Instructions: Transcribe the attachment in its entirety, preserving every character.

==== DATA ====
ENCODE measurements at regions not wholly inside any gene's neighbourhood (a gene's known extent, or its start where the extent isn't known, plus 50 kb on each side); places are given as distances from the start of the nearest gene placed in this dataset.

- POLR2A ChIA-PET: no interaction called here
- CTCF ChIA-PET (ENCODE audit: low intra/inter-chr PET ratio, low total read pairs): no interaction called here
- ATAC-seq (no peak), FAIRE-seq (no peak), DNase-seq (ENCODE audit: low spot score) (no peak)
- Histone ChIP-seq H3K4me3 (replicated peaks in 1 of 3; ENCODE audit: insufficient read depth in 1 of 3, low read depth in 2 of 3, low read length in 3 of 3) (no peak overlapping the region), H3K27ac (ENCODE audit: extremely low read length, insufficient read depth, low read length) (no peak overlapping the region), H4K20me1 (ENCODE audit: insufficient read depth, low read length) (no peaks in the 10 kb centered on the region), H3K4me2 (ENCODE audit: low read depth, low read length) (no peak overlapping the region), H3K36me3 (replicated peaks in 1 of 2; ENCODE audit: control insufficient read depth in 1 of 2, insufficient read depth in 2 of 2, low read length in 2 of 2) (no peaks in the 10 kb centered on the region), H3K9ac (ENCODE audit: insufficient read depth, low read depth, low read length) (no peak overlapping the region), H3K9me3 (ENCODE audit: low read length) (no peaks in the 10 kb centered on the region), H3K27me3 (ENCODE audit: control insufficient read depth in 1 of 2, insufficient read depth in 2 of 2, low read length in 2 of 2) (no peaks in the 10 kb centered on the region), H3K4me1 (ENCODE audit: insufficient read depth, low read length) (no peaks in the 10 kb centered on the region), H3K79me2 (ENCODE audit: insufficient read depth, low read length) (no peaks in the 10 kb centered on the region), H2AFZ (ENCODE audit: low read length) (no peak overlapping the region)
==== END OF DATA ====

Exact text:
ENCODE measurements at regions not wholly inside any gene's neighbourhood (a gene's known extent, or its start where the extent isn't known, plus 50 kb on each side); places are given as distances from the start of the nearest gene placed in this dataset.

- POLR2A ChIA-PET: no interaction called here
- CTCF ChIA-PET (ENCODE audit: low intra/inter-chr PET ratio, low total read pairs): no interaction called here
- ATAC-seq (no peak), FAIRE-seq (no peak), DNase-seq (ENCODE audit: low spot score) (no peak)
- Histone ChIP-seq H3K4me3 (replicated peaks in 1 of 3; ENCODE audit: insufficient read depth in 1 of 3, low read depth in 2 of 3, low read length in 3 of 3) (no peak overlapping the region), H3K27ac (ENCODE audit: extremely low read length, insufficient read depth, low read length) (no peak overlapping the region), H4K20me1 (ENCODE audit: insufficient read depth, low read length) (no peaks in the 10 kb centered on the region), H3K4me2 (ENCODE audit: low read depth, low read length) (no peak overlapping the region), H3K36me3 (replicated peaks in 1 of 2; ENCODE audit: control insufficient read depth in 1 of 2, insufficient read depth in 2 of 2, low read length in 2 of 2) (no peaks in the 10 kb centered on the region), H3K9ac (ENCODE audit: insufficient read depth, low read depth, low read length) (no peak overlapping the region), H3K9me3 (ENCODE audit: low read length) (no peaks in the 10 kb centered on the region), H3K27me3 (ENCODE audit: control insufficient read depth in 1 of 2, insufficient read depth in 2 of 2, low read length in 2 of 2) (no peaks in the 10 kb centered on the region), H3K4me1 (ENCODE audit: insufficient read depth, low read length) (no peaks in the 10 kb centered on the region), H3K79me2 (ENCODE audit: insufficient read depth, low read length) (no peaks in the 10 kb centered on the region), H2AFZ (ENCODE audit: low read length) (no peak overlapping the region)